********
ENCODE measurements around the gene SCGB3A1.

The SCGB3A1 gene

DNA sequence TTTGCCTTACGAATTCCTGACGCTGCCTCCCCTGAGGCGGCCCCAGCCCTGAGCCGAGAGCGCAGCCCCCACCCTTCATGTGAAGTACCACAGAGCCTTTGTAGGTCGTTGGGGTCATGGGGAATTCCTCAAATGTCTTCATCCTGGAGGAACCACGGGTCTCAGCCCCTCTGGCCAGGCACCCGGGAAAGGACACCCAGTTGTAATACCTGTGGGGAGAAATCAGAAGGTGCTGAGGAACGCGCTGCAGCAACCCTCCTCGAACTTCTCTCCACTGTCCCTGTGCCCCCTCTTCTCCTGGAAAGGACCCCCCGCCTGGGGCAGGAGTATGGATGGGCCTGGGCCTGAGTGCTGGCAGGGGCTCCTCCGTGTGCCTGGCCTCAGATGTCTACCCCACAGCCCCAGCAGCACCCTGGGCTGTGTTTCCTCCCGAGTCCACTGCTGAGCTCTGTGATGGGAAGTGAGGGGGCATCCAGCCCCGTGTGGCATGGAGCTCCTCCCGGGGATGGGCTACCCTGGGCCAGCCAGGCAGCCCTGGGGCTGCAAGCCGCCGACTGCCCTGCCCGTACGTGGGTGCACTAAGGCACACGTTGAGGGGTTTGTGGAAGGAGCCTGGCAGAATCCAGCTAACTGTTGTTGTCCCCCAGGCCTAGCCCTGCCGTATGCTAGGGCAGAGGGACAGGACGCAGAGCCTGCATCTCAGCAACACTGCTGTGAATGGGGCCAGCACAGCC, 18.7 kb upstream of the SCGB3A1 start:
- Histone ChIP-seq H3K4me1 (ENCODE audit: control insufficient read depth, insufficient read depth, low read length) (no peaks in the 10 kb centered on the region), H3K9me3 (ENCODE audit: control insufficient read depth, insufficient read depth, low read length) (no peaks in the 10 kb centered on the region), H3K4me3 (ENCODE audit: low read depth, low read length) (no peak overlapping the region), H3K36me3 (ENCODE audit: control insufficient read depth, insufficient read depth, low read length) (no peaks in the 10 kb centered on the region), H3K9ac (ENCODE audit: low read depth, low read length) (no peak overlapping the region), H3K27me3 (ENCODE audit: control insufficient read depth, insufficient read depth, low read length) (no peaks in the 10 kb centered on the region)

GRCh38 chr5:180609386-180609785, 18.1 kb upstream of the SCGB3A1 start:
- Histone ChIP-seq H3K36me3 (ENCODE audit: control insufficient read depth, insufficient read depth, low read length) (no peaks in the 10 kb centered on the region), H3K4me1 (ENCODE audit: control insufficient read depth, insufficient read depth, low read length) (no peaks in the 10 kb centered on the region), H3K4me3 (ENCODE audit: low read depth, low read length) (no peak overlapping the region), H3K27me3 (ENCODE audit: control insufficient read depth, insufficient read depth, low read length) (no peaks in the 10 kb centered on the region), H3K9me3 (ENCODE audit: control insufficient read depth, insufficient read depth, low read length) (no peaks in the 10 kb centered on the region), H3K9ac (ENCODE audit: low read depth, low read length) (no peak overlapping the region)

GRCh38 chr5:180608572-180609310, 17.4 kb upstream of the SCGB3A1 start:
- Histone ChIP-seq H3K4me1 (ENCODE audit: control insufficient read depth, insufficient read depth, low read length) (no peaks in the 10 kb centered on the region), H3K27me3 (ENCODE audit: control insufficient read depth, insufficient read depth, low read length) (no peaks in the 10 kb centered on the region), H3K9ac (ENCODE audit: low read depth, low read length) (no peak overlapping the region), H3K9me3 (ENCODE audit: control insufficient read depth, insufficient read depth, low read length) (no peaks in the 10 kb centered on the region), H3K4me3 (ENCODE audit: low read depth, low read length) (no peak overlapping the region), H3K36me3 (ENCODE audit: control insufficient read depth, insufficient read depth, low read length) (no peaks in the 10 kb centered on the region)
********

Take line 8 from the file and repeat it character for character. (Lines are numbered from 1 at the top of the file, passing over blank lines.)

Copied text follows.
- Histone ChIP-seq H3K4me1 (ENCODE audit: control insufficient read depth, insufficient read depth, low read length) (no peaks in the 10 kb centered on the region), H3K27me3 (ENCODE audit: control insufficient read depth, insufficient read depth, low read length) (no peaks in the 10 kb centered on the region), H3K9ac (ENCODE audit: low read depth, low read length) (no peak overlapping the region), H3K9me3 (ENCODE audit: control insufficient read depth, insufficient read depth, low read length) (no peaks in the 10 kb centered on the region), H3K4me3 (ENCODE audit: low read depth, low read length) (no peak overlapping the region), H3K36me3 (ENCODE audit: control insufficient read depth, insufficient read depth, low read length) (no peaks in the 10 kb centered on the region)